By Dieter Holger and Fabiana Negrin Ochoa
Executives at DuPont de Nemours Inc. have lost a vote against shareholders who are demanding that the chemical maker disclose more on how its plastic ends up in the environment.
The Wilmington, Del.-based company said Monday that it was reviewing a proposal to disclose its yearly spills of plastic pellets that won majority support in a shareholder vote. Plastic pellets are among the building blocks for a huge array of consumer goods, ranging from smartphone cases and shampoo bottles to toothpaste tubes and plastic bags. The bits of plastic can end up in the ocean after spilling out of containers on their way to manufacturers.
"We can confirm that the proposal received support from a majority of the shares that were voted at the annual shareholder meeting," said a spokesperson for DuPont, one of America's biggest chemical companies.
DuPont's board had opposed the measure, saying it considered "its adoption is unnecessary given the company's robust sustainability policies and programs."
As You Sow, an advocacy group that filed the resolution, said the vote won the backing of stockholders representing some 81% of the company's shares. That is a record amount of support for an environmental shareholder proposal opposed by the top brass at a publicly traded corporation, according to the Sustainable Investments Institute.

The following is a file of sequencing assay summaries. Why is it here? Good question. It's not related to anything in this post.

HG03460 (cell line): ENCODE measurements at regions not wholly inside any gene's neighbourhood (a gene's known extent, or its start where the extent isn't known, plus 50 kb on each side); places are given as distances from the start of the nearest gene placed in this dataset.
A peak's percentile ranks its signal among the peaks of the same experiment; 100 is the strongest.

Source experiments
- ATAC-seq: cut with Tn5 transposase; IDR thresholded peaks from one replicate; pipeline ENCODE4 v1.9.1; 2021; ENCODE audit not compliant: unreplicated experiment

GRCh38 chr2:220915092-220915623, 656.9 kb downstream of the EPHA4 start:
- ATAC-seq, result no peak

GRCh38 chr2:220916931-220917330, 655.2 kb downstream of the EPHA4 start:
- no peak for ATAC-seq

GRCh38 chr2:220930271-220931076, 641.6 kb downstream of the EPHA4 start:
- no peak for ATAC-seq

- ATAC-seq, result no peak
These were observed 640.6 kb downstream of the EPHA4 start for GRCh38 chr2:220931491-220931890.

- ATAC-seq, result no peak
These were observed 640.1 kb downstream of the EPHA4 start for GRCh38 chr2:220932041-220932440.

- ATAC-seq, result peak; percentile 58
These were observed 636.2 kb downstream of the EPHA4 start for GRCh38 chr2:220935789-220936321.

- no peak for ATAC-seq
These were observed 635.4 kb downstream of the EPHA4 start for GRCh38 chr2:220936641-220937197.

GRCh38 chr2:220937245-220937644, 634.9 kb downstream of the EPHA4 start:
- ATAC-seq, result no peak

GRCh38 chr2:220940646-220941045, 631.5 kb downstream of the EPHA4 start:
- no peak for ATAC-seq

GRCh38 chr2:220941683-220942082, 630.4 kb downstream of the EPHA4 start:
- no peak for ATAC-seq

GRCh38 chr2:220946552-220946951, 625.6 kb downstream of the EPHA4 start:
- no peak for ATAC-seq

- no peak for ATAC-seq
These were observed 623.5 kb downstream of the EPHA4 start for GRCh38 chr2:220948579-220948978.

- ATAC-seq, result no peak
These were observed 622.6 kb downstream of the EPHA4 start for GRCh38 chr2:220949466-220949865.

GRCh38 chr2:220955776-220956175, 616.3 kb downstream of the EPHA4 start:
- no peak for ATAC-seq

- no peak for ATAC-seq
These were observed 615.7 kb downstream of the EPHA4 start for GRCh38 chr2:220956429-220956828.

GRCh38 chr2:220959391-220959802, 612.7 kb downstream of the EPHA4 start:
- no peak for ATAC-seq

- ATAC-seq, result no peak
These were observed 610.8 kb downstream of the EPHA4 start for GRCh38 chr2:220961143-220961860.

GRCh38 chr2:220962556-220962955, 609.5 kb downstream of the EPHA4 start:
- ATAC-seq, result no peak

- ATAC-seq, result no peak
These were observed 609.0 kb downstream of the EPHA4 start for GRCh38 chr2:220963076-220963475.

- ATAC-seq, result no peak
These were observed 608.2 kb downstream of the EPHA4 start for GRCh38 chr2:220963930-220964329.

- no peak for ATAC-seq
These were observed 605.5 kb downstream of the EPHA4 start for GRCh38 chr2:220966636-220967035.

"This vote confirms a tidal wave of support by investors to confront a deadly contributor to the global plastic pollution crisis, as well as a historically high-vote result for a common sense request that the company provide public reporting on spills of pre-production plastic pellets," Conrad MacKerron, senior vice president of As You Sow, said.
Shareholder resolutions aren't legally binding in the U.S., but stockholders can vote out executives on a company's board. Under President Biden, U.S. regulators are expected to greenlight more shareholder resolutions on environmental issues than during the Trump era.
In its statement against the proposal, DuPont said its resources are better spent on the plastic programs it already has in place. The company said it is already acting to avoid pellet spills, boost plastic recycling and prevent plastic waste from entering the environment.
DuPont isn't the only company investors want to report on plastic pellets. Companies such as Chevron Phillips Chemical Co. and Exxon Mobil Corp. have already reported on the waste.
A spokesperson for DuPont said Monday that the company's board is considering "the appropriate next steps with respect to reporting" on plastic pellets.
Write to Dieter Holger at email@example.com; @dieterholger
(END) Dow Jones Newswires